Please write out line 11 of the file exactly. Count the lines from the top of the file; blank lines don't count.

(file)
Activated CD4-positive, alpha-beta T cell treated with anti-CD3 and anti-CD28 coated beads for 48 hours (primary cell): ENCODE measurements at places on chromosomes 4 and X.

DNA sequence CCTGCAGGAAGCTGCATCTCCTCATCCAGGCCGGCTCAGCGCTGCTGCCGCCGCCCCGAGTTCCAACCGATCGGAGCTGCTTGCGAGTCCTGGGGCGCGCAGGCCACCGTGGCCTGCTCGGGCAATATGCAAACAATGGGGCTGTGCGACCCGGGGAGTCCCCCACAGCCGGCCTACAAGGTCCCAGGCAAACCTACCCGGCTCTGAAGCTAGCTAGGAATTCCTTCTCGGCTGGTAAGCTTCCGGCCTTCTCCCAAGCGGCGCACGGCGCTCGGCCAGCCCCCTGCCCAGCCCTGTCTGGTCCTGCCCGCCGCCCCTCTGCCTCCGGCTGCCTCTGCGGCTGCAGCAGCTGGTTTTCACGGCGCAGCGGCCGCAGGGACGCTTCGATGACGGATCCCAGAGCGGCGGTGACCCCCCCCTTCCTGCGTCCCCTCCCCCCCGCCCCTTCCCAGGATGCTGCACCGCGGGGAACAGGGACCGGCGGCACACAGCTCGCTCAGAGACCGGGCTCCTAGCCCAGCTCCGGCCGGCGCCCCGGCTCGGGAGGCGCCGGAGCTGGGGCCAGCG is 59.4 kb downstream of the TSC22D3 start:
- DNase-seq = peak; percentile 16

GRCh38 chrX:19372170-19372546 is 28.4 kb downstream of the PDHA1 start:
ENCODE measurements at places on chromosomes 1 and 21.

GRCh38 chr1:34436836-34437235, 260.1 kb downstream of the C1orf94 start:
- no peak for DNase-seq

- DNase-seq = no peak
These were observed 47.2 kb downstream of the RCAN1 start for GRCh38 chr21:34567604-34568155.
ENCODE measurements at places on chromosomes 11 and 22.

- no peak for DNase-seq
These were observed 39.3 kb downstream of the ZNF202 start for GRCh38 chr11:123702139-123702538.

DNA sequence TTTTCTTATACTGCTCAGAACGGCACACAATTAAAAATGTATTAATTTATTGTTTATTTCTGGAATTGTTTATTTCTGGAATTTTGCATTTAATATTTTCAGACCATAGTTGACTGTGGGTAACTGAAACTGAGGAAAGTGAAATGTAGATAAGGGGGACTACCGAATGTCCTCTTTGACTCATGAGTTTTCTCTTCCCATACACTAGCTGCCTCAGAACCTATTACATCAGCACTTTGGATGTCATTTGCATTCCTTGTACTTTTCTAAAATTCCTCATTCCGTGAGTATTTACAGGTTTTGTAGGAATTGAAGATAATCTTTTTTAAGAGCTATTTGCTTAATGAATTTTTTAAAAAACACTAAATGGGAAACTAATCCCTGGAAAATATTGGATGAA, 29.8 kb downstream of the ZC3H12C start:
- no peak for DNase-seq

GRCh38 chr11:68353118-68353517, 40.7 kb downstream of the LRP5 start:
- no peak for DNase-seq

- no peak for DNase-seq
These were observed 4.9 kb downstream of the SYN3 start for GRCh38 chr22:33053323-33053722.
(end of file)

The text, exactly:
- no peak for DNase-seq